Model Restriction imposed
M1 No restrictions: the maintained hypothesis (equations 3 and 4)
M2 Identical advertising effects: gi gj = go        [i, j = 1, 2...g, i j]
M3 Price homogeneity: [i = 1, 2...g]
M4 Price homogeneity: [i = 1, 2...g]
and symmetry: pij = pji [i, j = 1, 2...g]
M5 Price homogeneity: [i = 1, 2...g]
and symmetry: pij = pji [i, j = 1, 2...g]
and identical advertising effects: gi gj = go [i, j = 1, 2...g, i j]
M6 Price homogeneity: [i = 1, 2...g]
and symmetry: pij = pji [i, j = 1, 2...g]
and no advertising effects: gi gj = go = 0 [i, j = 1, 2...g, i j]

The results of applying the testing-down procedures via a sequence of likelihood ratio tests are reported in Figure 5. Since these tests are asymptotic in nature, and various studies have clearly identified a problem of over-rejection in finite samples (especially when large models are estimated - see Bera et al., 1981; Laitinen, 1978; and Meisner, 1979), Figure 5 contains not only the unadjusted test statistics, but also the version modified by a degrees of freedom factor suggested by Italianer (1985). All hypotheses are tested at the one per cent level in order to restrain the significance level for the overall implicit test of the most restrictive hypothesis (M6) against the totally unrestricted model (M1) to a level below five per cent (Mizon, 1977, p 1226).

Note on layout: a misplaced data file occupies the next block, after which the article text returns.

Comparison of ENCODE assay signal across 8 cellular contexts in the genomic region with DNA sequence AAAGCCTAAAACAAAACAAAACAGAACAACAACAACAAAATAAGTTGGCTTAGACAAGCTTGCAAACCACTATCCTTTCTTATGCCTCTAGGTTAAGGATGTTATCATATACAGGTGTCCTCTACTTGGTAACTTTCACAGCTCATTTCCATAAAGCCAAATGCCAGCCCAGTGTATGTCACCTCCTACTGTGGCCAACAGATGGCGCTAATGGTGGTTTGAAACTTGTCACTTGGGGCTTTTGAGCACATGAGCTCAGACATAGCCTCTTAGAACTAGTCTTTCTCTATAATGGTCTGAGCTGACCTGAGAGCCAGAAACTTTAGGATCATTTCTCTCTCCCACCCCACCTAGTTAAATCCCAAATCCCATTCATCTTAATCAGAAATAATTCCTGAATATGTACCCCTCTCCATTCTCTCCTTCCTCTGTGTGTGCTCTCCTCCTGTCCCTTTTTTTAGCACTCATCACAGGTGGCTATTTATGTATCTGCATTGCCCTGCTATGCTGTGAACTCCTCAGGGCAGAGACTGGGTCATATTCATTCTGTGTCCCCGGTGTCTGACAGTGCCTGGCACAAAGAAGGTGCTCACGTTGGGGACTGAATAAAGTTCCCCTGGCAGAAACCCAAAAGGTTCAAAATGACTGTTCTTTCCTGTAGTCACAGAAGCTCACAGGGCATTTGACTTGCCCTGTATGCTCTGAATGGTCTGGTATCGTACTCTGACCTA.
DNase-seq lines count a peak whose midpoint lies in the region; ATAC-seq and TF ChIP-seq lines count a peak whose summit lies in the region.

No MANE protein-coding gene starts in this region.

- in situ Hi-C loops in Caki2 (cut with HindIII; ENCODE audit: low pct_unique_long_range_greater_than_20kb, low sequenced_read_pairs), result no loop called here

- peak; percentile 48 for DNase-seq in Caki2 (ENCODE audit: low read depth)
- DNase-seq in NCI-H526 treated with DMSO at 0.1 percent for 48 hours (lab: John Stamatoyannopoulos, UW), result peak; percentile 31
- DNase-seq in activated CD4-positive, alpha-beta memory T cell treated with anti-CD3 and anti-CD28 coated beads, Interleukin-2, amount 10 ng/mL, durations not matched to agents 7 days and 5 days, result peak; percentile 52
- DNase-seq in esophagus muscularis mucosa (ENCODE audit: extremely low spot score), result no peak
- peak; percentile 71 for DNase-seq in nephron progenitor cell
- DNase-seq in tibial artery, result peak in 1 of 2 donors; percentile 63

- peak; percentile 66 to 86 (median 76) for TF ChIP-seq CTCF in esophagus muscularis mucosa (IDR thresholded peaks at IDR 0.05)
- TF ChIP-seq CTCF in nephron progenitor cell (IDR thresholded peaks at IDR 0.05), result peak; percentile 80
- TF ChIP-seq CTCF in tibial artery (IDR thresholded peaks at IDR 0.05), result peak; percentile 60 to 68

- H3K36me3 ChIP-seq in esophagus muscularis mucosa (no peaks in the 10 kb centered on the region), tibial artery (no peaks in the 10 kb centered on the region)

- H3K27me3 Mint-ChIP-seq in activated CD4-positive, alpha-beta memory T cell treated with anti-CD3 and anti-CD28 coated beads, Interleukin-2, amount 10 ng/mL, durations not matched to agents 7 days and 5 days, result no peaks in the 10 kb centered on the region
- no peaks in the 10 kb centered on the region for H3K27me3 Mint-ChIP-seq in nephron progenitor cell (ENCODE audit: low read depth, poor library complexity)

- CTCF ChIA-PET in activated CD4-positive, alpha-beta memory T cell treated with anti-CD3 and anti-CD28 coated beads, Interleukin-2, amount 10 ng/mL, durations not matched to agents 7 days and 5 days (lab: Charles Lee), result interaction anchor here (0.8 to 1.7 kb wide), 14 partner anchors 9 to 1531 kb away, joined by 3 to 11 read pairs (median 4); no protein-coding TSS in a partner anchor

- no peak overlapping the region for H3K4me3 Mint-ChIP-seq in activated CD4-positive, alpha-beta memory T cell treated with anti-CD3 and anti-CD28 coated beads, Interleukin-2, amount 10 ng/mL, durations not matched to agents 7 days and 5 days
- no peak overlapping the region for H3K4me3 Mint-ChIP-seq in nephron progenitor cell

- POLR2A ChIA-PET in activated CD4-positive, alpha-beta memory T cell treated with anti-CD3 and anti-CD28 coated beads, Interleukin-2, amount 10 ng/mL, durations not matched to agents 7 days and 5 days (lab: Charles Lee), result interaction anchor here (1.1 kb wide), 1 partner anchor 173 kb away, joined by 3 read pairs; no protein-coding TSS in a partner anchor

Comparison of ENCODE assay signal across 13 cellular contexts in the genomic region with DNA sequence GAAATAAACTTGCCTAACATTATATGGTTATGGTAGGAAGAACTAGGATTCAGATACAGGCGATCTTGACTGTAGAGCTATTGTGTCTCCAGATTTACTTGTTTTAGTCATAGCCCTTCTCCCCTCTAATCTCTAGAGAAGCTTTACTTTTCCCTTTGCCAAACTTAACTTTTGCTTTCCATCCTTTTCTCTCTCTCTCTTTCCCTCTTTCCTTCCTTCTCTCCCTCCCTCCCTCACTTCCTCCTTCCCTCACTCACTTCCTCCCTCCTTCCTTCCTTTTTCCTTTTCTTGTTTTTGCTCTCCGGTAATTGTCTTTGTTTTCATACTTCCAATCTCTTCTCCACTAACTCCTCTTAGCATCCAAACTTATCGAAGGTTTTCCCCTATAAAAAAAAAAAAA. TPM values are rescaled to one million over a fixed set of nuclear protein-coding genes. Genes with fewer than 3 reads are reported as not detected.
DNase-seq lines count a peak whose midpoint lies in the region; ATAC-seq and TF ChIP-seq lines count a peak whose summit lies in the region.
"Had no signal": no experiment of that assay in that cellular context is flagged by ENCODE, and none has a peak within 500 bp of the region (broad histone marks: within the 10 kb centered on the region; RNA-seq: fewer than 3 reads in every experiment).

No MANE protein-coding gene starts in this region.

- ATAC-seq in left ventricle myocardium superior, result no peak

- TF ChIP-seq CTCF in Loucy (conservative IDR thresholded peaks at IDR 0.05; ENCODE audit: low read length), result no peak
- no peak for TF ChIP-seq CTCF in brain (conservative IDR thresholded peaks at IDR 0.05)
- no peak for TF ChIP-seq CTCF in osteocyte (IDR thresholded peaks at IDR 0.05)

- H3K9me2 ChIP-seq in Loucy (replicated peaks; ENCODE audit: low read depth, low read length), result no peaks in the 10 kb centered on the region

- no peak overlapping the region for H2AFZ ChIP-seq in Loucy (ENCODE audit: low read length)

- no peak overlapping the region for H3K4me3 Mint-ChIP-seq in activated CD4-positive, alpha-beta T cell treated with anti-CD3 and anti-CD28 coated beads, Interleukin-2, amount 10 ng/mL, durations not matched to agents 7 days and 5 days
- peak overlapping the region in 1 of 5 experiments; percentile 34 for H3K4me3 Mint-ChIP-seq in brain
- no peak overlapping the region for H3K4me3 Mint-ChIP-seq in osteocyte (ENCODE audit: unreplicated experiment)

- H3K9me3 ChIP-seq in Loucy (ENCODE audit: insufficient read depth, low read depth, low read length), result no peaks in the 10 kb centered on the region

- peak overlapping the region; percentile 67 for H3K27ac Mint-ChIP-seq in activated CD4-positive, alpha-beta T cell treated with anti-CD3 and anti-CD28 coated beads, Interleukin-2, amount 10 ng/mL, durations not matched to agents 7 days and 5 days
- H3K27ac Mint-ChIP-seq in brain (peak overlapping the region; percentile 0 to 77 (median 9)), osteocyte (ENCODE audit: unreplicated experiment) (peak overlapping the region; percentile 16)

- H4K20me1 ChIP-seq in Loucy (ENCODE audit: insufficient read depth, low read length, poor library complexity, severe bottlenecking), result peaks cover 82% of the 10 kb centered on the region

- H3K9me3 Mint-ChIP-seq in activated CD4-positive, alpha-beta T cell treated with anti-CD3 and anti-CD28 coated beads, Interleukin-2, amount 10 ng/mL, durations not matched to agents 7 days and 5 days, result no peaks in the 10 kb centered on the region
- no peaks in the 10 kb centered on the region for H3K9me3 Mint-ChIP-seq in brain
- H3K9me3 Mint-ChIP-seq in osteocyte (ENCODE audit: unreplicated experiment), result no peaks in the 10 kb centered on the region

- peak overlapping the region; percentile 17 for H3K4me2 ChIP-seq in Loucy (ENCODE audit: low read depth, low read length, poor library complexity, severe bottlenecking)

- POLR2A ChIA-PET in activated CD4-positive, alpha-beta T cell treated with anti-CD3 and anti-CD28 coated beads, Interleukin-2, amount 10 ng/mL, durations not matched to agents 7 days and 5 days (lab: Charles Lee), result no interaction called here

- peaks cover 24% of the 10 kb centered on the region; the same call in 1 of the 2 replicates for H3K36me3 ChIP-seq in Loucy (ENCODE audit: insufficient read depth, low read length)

The testing sequence begins with a comparison of models M1 and M2 in order to assess the assumption made initially by Theil (1980) that the impact of advertising on the marginal utility of consumption is invariant across products. That is, the following restrictions are imposed in M2 but not in M1:

These restrictions are rejected decisively by both versions of the likelihood ratio test, which means that other, more restrictive models should not be compared with M2 in further tests in the ordering which starts with the sequence (M1, M2).

In an alternative ordering, M3 is nested within the maintained hypothesis M1. Given that homogeneity is the weakest of the restrictions of economic theory in demand analysis (being implied simply by the budget constraint, without reference to the structure of consumer preferences), it is reassuring to observe in Figure 5 that this set of restrictions is not rejected in the test comparing M3 with M1, even without small sample adjustments to the statistics.